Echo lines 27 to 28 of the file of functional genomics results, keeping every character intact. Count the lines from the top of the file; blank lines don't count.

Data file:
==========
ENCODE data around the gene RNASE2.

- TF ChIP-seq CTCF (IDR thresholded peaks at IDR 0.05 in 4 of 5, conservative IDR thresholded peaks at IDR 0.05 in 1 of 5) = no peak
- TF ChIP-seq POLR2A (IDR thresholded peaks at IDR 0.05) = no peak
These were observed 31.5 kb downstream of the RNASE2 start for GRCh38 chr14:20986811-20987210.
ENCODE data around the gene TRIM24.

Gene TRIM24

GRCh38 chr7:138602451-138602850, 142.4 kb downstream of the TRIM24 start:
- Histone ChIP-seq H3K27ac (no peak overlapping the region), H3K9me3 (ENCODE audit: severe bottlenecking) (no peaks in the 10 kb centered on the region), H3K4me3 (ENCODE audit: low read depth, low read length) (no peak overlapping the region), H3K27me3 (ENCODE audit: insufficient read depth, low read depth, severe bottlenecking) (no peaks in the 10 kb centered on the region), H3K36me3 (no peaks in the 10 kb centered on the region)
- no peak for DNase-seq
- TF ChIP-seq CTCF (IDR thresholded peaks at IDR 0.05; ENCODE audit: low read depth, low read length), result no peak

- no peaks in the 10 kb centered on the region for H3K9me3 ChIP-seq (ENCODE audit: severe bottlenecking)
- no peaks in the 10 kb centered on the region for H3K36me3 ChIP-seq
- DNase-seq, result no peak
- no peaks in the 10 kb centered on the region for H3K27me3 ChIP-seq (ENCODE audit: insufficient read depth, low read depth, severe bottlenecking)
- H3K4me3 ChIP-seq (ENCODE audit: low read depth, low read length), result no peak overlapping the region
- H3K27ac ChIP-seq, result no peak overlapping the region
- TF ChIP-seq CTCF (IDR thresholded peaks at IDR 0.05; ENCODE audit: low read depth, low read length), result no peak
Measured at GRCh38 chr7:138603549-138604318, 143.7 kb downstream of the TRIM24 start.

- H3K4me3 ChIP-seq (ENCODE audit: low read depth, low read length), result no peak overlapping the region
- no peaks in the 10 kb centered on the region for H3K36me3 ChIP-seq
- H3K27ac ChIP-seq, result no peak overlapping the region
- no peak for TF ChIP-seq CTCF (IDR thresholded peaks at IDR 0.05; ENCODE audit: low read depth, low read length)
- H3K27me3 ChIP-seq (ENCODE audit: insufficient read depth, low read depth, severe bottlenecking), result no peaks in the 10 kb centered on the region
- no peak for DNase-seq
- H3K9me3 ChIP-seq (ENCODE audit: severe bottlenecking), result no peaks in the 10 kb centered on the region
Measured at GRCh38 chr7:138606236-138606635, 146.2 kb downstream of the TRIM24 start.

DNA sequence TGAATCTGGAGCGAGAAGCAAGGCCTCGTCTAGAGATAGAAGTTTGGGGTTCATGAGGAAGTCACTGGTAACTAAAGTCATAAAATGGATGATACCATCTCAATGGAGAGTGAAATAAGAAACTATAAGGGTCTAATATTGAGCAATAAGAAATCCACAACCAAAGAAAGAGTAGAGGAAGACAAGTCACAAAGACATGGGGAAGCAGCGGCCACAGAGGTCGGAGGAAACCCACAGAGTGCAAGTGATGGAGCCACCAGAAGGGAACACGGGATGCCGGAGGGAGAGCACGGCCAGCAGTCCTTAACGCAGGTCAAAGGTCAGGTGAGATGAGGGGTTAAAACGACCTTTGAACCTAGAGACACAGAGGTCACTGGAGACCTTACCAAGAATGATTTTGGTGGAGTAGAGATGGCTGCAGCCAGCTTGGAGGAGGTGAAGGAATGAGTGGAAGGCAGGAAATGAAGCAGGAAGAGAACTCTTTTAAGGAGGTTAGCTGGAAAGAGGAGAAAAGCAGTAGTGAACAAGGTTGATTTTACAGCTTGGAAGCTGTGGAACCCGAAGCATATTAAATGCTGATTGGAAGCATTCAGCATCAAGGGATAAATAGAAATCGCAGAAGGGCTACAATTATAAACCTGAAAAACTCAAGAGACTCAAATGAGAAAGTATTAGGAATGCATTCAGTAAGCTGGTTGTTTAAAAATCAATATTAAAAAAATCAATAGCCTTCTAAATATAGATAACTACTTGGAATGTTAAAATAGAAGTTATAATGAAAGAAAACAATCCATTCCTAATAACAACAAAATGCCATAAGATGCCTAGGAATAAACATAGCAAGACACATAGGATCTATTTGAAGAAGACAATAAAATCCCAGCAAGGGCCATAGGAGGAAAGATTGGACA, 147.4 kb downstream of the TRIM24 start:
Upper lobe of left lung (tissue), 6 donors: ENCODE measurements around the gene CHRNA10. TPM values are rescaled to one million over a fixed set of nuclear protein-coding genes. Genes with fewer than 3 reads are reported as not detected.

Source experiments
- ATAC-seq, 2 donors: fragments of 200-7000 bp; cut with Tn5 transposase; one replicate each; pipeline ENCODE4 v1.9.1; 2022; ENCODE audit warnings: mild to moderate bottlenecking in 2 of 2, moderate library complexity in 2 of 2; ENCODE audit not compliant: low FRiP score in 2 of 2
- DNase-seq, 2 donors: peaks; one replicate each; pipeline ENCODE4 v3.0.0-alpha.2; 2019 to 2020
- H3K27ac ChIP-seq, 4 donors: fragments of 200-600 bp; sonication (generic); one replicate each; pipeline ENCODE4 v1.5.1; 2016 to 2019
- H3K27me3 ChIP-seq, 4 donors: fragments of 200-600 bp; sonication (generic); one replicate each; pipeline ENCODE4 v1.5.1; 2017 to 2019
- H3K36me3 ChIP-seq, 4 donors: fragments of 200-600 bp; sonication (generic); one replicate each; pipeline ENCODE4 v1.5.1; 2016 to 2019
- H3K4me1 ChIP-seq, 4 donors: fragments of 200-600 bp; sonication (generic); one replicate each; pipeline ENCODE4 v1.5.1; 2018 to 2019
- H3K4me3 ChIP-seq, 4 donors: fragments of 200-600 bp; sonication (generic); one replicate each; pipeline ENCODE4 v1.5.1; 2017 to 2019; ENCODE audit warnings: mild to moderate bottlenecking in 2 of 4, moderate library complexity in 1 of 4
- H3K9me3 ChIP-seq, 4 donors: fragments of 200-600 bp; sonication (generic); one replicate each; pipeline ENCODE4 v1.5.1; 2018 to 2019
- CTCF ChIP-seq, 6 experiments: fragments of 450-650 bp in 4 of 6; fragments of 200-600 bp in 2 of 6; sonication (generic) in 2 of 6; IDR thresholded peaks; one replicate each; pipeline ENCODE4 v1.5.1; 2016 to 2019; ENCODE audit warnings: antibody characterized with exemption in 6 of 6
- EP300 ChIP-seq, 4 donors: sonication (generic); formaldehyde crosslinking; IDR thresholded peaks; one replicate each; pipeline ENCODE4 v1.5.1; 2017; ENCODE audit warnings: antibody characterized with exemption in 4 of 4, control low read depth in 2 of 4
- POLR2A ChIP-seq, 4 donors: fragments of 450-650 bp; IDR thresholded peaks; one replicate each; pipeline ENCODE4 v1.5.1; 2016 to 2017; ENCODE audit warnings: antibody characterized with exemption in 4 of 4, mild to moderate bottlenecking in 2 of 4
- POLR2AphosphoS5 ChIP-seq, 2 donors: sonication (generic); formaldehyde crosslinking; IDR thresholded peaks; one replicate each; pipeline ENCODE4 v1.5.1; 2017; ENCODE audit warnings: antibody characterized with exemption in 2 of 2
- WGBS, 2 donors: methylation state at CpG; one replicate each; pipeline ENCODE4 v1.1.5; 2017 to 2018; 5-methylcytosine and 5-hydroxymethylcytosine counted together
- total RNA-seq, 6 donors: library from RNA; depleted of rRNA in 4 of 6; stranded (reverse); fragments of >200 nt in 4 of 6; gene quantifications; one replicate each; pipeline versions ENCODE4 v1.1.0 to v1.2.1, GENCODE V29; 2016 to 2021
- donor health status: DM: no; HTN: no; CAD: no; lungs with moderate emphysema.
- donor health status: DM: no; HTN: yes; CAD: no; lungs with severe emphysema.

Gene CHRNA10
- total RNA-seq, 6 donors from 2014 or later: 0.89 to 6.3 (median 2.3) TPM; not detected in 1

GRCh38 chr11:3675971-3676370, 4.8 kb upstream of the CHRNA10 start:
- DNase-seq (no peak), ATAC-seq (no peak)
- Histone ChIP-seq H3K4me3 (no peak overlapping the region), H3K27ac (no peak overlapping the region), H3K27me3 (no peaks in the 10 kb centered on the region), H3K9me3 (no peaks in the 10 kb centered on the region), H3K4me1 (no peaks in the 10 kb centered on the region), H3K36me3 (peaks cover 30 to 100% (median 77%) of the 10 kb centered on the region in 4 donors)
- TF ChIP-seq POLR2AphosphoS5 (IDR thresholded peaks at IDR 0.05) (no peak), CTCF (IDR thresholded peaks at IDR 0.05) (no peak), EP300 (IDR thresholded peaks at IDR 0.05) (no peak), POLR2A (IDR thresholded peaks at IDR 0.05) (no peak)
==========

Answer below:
DNA sequence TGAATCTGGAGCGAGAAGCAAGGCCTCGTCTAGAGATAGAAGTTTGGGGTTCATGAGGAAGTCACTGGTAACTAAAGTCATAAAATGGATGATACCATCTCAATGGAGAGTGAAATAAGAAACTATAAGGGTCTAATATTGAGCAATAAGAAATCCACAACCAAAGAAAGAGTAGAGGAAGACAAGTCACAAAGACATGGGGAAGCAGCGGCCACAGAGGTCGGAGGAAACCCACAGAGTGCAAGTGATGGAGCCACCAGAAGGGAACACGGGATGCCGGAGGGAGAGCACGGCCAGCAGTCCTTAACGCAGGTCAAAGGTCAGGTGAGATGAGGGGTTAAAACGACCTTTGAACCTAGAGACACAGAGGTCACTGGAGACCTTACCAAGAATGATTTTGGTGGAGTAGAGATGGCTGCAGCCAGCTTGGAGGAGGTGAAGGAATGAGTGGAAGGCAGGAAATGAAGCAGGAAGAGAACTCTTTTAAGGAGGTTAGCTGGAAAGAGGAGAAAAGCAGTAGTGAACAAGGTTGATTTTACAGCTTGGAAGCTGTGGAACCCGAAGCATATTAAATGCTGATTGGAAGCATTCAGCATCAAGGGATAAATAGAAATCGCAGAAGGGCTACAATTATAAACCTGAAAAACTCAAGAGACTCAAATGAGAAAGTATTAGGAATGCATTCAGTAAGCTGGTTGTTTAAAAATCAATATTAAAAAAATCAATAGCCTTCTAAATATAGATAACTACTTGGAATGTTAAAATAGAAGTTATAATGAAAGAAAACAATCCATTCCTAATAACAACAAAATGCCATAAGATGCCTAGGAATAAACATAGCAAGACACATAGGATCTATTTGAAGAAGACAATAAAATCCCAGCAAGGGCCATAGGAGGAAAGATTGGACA, 147.4 kb downstream of the TRIM24 start:
Upper lobe of left lung (tissue), 6 donors: ENCODE measurements around the gene CHRNA10. TPM values are rescaled to one million over a fixed set of nuclear protein-coding genes. Genes with fewer than 3 reads are reported as not detected.